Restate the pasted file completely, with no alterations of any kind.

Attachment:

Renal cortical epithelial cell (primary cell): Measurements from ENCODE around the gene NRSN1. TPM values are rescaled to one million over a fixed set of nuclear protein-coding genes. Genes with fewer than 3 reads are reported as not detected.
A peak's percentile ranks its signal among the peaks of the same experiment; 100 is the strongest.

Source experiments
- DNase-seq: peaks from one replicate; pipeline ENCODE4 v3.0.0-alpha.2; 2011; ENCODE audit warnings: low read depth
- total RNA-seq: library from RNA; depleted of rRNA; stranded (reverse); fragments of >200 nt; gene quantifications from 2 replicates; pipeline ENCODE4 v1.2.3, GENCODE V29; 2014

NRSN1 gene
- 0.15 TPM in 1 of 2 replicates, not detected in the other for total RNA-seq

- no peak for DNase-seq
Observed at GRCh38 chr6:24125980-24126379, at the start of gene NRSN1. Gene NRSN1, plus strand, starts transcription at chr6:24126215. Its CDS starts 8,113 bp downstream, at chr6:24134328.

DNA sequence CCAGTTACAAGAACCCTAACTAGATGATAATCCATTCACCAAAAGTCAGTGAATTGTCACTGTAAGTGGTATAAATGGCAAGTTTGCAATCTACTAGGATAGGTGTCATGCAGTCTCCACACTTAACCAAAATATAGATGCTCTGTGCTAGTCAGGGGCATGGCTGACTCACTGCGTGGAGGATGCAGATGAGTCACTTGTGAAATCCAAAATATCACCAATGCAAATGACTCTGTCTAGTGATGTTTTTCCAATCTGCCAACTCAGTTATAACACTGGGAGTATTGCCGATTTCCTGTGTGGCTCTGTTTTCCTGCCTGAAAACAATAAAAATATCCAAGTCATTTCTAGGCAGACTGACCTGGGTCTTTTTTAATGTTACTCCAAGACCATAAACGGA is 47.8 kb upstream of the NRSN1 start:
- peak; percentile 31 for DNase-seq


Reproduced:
Renal cortical epithelial cell (primary cell): Measurements from ENCODE around the gene NRSN1. TPM values are rescaled to one million over a fixed set of nuclear protein-coding genes. Genes with fewer than 3 reads are reported as not detected.
A peak's percentile ranks its signal among the peaks of the same experiment; 100 is the strongest.

Source experiments
- DNase-seq: peaks from one replicate; pipeline ENCODE4 v3.0.0-alpha.2; 2011; ENCODE audit warnings: low read depth
- total RNA-seq: library from RNA; depleted of rRNA; stranded (reverse); fragments of >200 nt; gene quantifications from 2 replicates; pipeline ENCODE4 v1.2.3, GENCODE V29; 2014

NRSN1 gene
- 0.15 TPM in 1 of 2 replicates, not detected in the other for total RNA-seq

- no peak for DNase-seq
Observed at GRCh38 chr6:24125980-24126379, at the start of gene NRSN1. Gene NRSN1, plus strand, starts transcription at chr6:24126215. Its CDS starts 8,113 bp downstream, at chr6:24134328.

DNA sequence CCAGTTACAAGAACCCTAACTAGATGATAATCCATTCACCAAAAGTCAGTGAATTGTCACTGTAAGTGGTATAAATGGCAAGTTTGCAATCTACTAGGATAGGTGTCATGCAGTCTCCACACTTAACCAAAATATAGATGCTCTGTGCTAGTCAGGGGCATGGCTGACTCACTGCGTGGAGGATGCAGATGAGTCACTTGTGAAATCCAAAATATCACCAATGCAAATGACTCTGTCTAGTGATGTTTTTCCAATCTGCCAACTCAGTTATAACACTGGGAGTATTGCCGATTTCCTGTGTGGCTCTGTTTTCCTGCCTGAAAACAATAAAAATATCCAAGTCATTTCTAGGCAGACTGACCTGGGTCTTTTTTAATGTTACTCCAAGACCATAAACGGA is 47.8 kb upstream of the NRSN1 start:
- peak; percentile 31 for DNase-seq